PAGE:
Airport Assistance - Not Very Helpful At All / by Geoff Adams-Spink

The following blogpost is being published after BAA, BA and OmniServ refused to take me up on the offer of a meeting to resolve a mess entirely of their making.



"Would you like to upgrade for just £79?" the BA website encouraged.  Since I was travelling alone and since it was nearly Christmas (December 23 to be precise) I decided I would.  It would be an early Christmas present to myself.


I arrived at Heathrow's Terminal 3 in plenty of time for the 1130 BA850 flight to Warsaw.  I imagined that, the security and baggage formalities complete, I would settle into the comfort of the BA lounge, perhaps update my social media feeds, read some emails and texts and even have a festive glass of champagne.


As is the way of these things, assistance was booked prior to travel by contacting BA's call centre. Choosing the option for disabled assistance, my call was transferred to someone who, from their accent, sounded as though they were in India.


"So you want a wheelchair?" she asked.


"No," I explained, "I'm disabled, registered blind if you want to know, but I don't use a wheelchair – not all of us disabled people do, you know."


“Well I don't think I can help you then," she said.  I've encountered this before: one has to become insistent, sometimes one has to mention the Disability Discrimination Act and its successor, the 2010 Equality Act and perhaps refer to someone a little more senior on the team. In the end, assistance was booked.  First hurdle complete.


When I rocked up at the check-in desk, I mentioned to the agent that help had already been booked and he picked up the phone to the company that provides assistance on behalf of Heathrow's owners, BAA.  This company is called Omniserv and its staff can be seen pushing their distinctive purple wheelchairs hither and thither within the confines of the airport.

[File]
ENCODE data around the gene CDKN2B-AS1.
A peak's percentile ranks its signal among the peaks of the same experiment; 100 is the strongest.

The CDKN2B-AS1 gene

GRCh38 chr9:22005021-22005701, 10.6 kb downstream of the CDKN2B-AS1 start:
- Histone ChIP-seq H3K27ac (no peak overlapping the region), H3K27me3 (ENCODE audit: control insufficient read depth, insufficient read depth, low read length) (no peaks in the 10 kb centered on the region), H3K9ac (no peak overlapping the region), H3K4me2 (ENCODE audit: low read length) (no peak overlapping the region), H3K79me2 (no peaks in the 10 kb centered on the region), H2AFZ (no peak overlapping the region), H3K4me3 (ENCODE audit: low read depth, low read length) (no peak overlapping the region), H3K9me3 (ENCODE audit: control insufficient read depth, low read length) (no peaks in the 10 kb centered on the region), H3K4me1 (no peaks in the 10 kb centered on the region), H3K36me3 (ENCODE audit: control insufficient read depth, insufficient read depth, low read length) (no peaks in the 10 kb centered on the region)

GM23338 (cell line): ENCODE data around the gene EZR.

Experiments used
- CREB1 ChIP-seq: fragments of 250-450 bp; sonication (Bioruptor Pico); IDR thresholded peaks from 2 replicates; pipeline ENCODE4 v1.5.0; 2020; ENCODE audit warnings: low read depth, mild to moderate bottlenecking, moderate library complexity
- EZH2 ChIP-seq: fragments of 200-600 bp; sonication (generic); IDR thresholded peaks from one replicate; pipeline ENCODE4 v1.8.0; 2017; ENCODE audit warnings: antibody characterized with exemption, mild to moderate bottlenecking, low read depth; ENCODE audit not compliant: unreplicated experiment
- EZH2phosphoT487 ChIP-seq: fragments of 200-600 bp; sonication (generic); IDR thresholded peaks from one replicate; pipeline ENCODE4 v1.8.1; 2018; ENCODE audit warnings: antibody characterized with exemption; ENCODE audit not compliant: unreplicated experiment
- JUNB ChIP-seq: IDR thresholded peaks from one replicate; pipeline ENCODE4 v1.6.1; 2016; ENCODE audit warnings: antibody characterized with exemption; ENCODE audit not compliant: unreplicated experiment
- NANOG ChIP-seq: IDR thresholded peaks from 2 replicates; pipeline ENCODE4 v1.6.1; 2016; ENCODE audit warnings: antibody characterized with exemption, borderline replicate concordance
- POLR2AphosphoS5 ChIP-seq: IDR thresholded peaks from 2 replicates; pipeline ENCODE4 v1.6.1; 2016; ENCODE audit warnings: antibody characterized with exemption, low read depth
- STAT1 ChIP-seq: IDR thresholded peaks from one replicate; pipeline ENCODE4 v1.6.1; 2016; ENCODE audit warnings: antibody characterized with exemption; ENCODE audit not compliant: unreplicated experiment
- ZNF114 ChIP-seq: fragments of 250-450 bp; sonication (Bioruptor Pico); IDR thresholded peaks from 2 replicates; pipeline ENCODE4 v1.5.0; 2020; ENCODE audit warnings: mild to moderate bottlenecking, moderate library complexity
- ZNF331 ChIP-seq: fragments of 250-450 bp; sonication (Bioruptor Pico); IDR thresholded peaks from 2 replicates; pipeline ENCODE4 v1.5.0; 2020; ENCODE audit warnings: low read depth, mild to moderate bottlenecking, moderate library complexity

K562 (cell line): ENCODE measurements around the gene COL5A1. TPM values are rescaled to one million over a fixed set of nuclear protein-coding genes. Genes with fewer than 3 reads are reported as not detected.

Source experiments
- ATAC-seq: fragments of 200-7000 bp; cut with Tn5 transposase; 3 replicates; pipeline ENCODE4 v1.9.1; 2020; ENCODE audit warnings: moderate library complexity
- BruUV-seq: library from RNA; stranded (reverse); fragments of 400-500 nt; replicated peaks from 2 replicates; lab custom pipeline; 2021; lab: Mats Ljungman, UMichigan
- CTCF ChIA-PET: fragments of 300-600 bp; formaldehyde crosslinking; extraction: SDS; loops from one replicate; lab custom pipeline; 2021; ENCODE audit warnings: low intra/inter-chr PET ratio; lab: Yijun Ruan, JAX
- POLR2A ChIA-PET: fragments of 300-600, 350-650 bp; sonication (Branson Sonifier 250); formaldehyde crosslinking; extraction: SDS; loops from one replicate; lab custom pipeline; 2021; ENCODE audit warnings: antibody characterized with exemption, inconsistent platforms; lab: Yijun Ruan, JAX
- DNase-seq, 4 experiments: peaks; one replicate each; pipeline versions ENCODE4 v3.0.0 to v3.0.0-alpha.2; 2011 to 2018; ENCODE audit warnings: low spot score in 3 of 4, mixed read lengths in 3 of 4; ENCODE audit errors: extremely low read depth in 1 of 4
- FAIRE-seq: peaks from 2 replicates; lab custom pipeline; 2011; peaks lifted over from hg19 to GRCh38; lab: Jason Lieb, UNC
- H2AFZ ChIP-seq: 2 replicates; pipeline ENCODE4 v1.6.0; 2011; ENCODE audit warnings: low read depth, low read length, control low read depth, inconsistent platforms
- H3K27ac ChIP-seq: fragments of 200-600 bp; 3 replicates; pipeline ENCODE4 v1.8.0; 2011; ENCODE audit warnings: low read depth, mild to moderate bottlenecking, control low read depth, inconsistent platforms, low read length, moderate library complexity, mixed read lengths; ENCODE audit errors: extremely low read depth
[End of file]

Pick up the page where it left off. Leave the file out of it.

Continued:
"No, he's disabled but he doesn't need a wheelchair," the agent explained to his interlocutor. "What's that? You can't refuse assistance – let me speak to a manager."


I have a very good relationship with the diversity team at British Airways – they even very kindly invited me to watch the Paralympics in 2012 with a VIP meal and drinks service thrown in.  The company is a member of the Business Disability Forum of which I am proud to be an associate.


I had lunch at Carluccio's in Terminal 5 with representatives from BA, BAA and Omniserv.  I was invited to give my views of the service; I repeated my assertion that the three-way process - whereby a passenger books assistance with an airline, who then hands-on responsibility to an airport operator, which then sub-contracts to a service provider - was fatally flawed.  I told them that I and my fellow disabled air travellers were fed up with an over emphasis on wheelchair provision; with being treated like baggage instead of a person; with being consigned to the 'special assistance' holding pen instead of being treated with the same respect accorded to other travellers; with staff whose disability awareness is extremely poor and whose disability etiquette is frequently lacking.


The BA staff said that they would quite like to include customers' access preferences or requirements alongside other information stored in the profiles of members of its Executive Club: my meal and seating preferences are already known, why not my access needs on board an aircraft and while travelling through airports?  I checked recently to see whether this stunningly obvious feature had been added but received no response.


Omniserv were keen to impress upon me the quality and depth of their disability awareness training.  I'm not sure who wrote the series of e-learning modules that staff have to click their way through (just keep ticking another option until you get the answer right) but frankly they should ask for a refund.


Back at check-in, I was asked to take a seat while the agent did his level best to get some sense out of Omniserv.  About ten minutes later, a gentleman with a middle-eastern accent approached me – I took him to be an Omniserv employee – and asked if I required a wheelchair.  When I told him I did not, he said he was unable to assist me in that case.  I again impressed upon the check-in agent the necessity for resolving what was really a storm in a teacup, but one which was rapidly sending my blood pressure sky high.


Another 10 minutes or so elapsed and I then met Jasmine; looking smart in her purple coloured suit and just two days into her new job, she assured me that the situation would now be resolved.  When I explained that I had been denied assistance because I wasn't a wheelchair user, she said she thought that "someone is going to be in trouble for this".  I told her that I thought that was something of an understatement.